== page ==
Myth #4: EVs are slow machines 

Electric vehicles are, in fact, faster than petrol-powered counterparts. An electric motor generates 100% of its available torque instantly without any lag like in a typical ICE engine. This makes EVs perfect for start-stop city traffic. Most EVs are however speed limited to conserve battery.  

Myth #5: EV chargers have many protocols and I don’t know which to choose 

There are five different DC charging protocols globally and a few more for AC charging. These charging protocols are decided by the EV manufacturers. Global protocols are moving towards merging and reducing the number of protocols - to ensure cost optimisation and efficiency of charging infrastructure.  New technology is also backwards compatible in many cases.  Overall, one would only need to decide the electric vehicle to purchase - the selection of charging protocol would simply follow based on the manufacturer. As adoption increases, the market is moving towards consolidation and is aligning to a single protocol which will become generic anyway. 

Myth #6: Getting an EV charging meter is a long process 

There are several ways to approach EV charging meters. If you want to install an EV charging meter yourself, you can take the benefit of the subsidised rate of electricity from your electricity distribution company (DISCOM). The process is simple - similar to applying for a new meter connection. However, it is important to check available subsidies and packages under state EV policies with your local DISCOM. Alternately, there are several companies that support individuals and companies with these processes.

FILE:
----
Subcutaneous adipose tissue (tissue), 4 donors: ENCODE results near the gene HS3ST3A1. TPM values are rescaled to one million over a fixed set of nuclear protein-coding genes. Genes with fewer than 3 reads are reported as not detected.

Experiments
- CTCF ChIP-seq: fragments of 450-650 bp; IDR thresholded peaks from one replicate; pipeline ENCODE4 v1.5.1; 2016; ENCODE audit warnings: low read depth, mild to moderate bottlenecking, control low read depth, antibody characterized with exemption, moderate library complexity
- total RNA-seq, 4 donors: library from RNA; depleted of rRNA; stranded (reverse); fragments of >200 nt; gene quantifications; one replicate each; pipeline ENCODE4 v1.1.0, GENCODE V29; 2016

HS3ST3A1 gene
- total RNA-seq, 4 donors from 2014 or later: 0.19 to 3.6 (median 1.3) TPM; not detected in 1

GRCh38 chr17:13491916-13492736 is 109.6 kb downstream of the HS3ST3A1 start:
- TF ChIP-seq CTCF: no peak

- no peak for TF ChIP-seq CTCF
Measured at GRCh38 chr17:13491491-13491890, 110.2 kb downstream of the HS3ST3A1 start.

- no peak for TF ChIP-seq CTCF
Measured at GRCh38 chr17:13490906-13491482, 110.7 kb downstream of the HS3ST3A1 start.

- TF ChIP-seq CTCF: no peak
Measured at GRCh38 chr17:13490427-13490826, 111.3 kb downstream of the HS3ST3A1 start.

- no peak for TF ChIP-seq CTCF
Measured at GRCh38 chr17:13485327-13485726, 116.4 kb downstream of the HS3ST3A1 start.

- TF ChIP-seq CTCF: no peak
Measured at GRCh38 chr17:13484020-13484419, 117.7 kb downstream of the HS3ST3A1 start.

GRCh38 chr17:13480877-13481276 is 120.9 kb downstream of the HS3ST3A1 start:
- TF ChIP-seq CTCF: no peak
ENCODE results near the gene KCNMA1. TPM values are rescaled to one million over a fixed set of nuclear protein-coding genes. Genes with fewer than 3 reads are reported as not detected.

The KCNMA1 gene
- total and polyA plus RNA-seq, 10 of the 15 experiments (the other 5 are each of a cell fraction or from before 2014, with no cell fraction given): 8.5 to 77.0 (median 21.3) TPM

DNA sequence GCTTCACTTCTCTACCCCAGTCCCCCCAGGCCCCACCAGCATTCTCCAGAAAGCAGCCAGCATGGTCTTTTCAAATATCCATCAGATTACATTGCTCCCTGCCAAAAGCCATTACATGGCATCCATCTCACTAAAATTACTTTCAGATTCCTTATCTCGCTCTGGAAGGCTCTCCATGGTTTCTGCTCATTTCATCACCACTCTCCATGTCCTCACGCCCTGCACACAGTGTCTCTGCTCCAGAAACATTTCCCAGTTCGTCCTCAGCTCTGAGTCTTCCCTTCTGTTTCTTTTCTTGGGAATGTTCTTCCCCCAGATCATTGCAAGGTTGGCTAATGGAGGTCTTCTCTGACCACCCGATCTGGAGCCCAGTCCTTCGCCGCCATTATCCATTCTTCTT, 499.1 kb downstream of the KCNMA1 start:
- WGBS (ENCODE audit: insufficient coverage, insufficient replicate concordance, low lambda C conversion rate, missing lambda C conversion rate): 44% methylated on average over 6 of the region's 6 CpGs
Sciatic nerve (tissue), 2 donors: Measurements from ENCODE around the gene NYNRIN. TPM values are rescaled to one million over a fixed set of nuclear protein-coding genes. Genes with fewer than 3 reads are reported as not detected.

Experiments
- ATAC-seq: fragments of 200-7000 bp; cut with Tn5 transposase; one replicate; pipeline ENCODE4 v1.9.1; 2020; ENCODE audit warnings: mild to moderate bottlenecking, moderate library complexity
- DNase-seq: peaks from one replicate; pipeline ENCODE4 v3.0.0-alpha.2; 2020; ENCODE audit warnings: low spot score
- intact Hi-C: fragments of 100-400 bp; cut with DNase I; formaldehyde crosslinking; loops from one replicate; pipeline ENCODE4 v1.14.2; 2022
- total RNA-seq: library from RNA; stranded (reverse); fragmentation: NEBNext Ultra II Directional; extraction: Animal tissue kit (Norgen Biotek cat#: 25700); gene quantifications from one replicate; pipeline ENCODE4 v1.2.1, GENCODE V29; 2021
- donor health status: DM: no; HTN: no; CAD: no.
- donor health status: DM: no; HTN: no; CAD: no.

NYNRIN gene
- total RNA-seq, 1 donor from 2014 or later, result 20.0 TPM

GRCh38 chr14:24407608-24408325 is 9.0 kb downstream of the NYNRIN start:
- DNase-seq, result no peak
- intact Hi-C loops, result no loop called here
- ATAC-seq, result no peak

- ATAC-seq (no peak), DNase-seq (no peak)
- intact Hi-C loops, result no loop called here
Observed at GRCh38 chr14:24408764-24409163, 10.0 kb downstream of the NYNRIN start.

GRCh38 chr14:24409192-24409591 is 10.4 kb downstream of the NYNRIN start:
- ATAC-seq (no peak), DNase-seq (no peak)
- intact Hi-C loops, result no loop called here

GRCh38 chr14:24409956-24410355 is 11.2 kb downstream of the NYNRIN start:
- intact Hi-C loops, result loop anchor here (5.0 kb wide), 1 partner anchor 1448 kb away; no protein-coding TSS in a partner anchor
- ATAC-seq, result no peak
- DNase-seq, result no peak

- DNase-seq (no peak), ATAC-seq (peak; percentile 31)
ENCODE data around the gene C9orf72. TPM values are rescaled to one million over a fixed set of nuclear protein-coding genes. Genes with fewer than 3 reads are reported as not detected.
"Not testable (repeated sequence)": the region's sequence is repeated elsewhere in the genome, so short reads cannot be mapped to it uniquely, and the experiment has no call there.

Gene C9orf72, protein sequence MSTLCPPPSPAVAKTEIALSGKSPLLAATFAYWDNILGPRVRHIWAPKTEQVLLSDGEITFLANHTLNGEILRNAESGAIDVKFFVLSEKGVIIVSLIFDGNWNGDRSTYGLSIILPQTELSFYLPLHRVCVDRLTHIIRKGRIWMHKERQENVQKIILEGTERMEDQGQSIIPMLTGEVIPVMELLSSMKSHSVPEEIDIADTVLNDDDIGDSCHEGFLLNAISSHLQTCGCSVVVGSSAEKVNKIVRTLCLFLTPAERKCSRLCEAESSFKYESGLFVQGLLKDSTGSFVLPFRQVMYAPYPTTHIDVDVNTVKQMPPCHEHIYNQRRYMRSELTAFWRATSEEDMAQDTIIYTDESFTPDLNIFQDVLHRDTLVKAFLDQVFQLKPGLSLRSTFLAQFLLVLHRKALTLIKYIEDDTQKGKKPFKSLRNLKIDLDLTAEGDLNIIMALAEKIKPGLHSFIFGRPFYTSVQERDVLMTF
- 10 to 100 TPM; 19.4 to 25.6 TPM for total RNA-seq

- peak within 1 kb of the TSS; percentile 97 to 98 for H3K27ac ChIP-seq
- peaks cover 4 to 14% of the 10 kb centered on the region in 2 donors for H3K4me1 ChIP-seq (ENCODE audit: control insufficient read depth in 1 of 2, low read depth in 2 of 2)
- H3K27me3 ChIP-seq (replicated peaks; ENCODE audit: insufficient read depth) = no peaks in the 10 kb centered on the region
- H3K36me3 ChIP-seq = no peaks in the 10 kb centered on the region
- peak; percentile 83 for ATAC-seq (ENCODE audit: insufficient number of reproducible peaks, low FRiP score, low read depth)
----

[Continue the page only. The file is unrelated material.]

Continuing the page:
What next? 

Exploring these myths brings to focus how close we are to completely transitioning our mobility systems to electric. Any new technology naturally generates doubts or hesitation before mass adoption, as is the case with EVs. However, as we have seen here, we have the information, technology and increasing investment for the EV auto sector to drive market confidence and uptake. Moreover, the recent government move to prioritise electric mobility is giving the market its long-awaited push to kick off.  

What we need now are for early movers to speed up the mass adoption of EVs. The uptake of EVs by prominent businesses in India can be an important push for the EV auto industry. We are already seeing leading businesses such as Wipro, State Bank of India and BSES Yamuna Power take the first steps by committing to transition 100% of their fleet to electric through The Climate Group's EV100 initiative. These companies, as well as incumbents set to join the fray, are leading the charge on generating a high initial demand for EVs as well as charging infrastructure. Moreover, as EVs gain steam, new enterprises with innovative solutions and business models are bound follow fast. 

This article was originally published in ET Energy World.